So, while initially VR can seem quite a restrictive medium to work in for a traditional filmmaker it also encourages you to be thorough and inventive in your craft.

As a producer you have experience in producing and distributing a feature film, Harold’s Going Stiff, how does producing this new kind of content compare to traditional film projects?

Purely form a practical POV you have to factor in a more time consuming and expensive post production phase that allows for stitching, and an increased amount of clean up to the image – it’s much harder to cut around things in 360 video!

Apart from the challenges I’ve already described, distribution is still a big difference. The VR experience is reliant on the audience wearing a headset. It’s actually very easy to distribute 360 video, YouTube and Vimeo both support it, and any 360 video can be turned into VR via a headset. It’s just more of a habitual thing of audiences having access to content and wanting to acquire and wear a headset.

How do you see the distribution of AR/VR/XR films progressing?

It looks as though live events show the most amount of interest at present - music gigs, sporting events, news etc could open up to live streaming in VR.

In time I think people will become more comfortable with wearing headsets at home. It might come from gaming or live streaming of sporting events etc, but I think it’s just around the corner. And once the mechanism is in place, the consumption will really grow, whether that’s natural history documentaries, formula 1 racing, theatre shows, or indeed feature films.

In what area of storytelling do you see the ground being most fertile for this medium to grow, and why?

From a storytelling POV documentaries are a natural fit for VR, you can be transported to a refugee camp or the polar ice caps and see for yourself the environment, with 360 video and stereoscopic sound it can make for a really immersive and different experience to a traditional documentary.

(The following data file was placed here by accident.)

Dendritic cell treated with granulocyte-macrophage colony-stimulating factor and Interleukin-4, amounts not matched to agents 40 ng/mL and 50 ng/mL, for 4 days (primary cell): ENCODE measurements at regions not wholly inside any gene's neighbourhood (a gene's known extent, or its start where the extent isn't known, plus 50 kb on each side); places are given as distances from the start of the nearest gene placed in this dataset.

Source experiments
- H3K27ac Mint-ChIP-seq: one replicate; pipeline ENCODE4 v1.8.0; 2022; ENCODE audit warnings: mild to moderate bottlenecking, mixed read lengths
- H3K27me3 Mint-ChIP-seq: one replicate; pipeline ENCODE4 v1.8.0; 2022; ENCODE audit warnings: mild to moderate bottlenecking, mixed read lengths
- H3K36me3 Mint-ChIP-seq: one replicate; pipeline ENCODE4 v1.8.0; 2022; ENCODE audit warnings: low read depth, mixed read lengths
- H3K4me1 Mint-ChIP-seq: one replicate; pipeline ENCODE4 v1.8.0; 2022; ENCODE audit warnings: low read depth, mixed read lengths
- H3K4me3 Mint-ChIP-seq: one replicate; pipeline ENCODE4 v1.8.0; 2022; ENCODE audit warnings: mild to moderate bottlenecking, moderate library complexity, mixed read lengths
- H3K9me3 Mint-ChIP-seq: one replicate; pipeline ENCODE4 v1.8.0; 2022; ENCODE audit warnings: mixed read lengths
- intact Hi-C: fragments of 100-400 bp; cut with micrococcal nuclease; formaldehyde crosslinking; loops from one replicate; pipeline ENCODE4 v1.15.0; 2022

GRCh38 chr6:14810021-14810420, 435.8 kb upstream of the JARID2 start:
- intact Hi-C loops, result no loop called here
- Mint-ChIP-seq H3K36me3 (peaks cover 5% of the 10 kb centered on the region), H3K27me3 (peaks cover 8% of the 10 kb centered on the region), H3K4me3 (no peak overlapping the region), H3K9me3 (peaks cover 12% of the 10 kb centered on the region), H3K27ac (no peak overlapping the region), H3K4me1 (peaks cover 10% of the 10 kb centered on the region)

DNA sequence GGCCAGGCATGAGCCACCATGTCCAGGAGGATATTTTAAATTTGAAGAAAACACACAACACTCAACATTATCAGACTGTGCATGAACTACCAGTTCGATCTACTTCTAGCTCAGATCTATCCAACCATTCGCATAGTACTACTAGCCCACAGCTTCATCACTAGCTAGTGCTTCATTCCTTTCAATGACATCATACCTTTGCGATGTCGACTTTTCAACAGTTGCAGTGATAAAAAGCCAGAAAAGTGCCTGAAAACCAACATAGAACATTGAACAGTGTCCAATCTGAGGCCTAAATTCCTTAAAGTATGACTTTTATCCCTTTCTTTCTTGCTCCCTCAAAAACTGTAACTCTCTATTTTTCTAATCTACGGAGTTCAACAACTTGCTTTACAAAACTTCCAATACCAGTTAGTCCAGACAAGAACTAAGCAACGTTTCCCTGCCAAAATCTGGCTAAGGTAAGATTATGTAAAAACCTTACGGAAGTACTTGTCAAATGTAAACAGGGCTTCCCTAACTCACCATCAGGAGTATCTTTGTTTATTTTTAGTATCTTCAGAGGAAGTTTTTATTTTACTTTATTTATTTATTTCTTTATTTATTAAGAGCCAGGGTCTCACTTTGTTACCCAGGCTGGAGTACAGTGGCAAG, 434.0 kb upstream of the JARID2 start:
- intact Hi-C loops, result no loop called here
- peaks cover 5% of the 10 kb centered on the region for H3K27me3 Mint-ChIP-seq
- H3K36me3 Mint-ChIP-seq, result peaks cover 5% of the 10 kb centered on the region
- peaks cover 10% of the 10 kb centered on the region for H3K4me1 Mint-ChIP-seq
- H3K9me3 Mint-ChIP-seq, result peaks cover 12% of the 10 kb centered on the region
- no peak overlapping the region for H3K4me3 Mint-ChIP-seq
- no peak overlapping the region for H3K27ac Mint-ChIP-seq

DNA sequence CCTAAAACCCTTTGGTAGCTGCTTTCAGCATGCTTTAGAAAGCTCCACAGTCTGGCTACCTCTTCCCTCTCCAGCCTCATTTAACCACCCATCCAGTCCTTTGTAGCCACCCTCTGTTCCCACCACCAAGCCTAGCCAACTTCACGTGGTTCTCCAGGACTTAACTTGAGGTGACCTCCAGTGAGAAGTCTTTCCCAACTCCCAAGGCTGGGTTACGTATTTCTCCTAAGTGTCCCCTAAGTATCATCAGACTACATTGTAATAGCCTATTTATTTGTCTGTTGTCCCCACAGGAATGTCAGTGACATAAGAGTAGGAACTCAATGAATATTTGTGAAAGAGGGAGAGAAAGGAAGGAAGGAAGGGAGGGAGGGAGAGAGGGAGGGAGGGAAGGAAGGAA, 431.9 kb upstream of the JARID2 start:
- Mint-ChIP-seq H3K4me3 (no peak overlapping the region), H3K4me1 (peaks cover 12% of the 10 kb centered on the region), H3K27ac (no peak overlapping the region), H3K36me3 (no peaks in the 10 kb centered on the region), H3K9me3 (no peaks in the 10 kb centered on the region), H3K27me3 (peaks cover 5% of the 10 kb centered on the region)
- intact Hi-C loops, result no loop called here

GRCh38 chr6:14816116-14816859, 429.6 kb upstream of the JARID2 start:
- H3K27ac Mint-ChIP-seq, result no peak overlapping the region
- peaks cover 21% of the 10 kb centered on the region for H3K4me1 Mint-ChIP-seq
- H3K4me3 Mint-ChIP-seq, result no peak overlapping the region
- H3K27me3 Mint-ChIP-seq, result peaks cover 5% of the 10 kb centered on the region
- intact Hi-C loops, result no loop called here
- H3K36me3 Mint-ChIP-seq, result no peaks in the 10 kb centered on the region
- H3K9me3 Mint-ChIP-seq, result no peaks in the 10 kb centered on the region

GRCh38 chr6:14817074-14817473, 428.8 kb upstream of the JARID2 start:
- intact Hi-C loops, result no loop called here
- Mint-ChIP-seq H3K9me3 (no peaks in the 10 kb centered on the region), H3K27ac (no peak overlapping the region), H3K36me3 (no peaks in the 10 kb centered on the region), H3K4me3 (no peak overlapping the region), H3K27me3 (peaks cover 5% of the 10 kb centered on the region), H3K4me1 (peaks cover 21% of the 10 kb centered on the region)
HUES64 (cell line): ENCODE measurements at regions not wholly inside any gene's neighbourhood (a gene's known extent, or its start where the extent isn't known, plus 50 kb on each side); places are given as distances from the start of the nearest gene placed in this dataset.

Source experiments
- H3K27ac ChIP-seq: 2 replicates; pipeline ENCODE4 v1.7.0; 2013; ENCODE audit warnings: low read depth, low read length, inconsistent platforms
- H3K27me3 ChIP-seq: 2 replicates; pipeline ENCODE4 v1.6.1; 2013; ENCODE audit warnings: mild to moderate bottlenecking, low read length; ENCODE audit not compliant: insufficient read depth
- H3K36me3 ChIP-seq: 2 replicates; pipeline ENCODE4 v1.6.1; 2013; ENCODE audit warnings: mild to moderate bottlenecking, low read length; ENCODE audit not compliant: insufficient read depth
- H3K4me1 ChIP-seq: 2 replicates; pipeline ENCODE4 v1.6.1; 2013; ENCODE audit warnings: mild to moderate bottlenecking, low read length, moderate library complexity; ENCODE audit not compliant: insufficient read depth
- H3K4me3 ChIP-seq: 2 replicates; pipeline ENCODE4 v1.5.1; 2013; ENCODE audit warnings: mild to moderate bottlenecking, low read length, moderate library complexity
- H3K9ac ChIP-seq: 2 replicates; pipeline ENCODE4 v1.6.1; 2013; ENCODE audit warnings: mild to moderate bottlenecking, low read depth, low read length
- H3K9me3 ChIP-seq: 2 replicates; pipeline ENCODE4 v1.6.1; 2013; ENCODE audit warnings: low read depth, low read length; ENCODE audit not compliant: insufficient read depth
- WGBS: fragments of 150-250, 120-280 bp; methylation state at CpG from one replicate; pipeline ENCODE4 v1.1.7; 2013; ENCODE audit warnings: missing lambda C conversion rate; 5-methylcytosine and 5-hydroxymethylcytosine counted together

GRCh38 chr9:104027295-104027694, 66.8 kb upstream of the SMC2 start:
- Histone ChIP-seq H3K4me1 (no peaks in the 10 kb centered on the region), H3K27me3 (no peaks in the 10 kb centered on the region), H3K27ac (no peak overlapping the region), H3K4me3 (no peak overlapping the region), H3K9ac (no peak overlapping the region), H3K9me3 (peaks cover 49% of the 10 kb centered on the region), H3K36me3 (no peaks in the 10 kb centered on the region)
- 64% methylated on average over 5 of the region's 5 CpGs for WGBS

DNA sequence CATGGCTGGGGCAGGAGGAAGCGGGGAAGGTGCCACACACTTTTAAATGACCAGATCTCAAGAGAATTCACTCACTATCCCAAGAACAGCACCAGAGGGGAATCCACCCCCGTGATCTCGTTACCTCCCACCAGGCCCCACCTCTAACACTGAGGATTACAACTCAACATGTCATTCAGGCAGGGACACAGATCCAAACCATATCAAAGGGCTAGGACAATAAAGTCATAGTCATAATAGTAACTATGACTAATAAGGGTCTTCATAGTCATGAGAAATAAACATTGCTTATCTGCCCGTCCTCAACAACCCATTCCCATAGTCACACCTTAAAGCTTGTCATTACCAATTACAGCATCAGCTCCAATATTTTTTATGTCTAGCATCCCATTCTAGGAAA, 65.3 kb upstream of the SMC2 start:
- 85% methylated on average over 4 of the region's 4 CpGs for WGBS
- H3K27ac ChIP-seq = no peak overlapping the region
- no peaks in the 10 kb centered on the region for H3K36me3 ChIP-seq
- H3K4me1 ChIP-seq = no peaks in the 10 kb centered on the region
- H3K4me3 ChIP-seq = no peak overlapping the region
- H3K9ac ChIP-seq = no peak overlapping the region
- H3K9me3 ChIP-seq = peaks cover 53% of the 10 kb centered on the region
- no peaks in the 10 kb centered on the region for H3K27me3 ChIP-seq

Does the technology allow for low-budget indie filmmakers to start pursuing it, or is it something that still requires a huge amount of investment?

Essentially, it’s the same deal. It’s just a different camera, way of recording sound, and a slightly different post process. But it is still filmmaking. Anyone could go and buy a GoPro Fusion and make a film in VR.

What advice would you give to anyone looking to start their first AR/VR/XR project?

Try and talk to other filmmakers who have already made something in VR. Ultimately it really does boil down to shooting with a different camera, so it’s not something any filmmaker should feel daunted by.

Are you keen to keep developing content of this style, or are you still interested in traditional filmmaking?

I’m interested in telling stories that have something to say. And I’m also interested in the way these stories are told and how we tell them. I believe you have to appreciate VR for what it is - just another tool for telling stories. But whereas 3D is a gimmick, VR is a different medium altogether similar to the theatre without being limited to the stage.


You can find out more about Richard and his work at his website.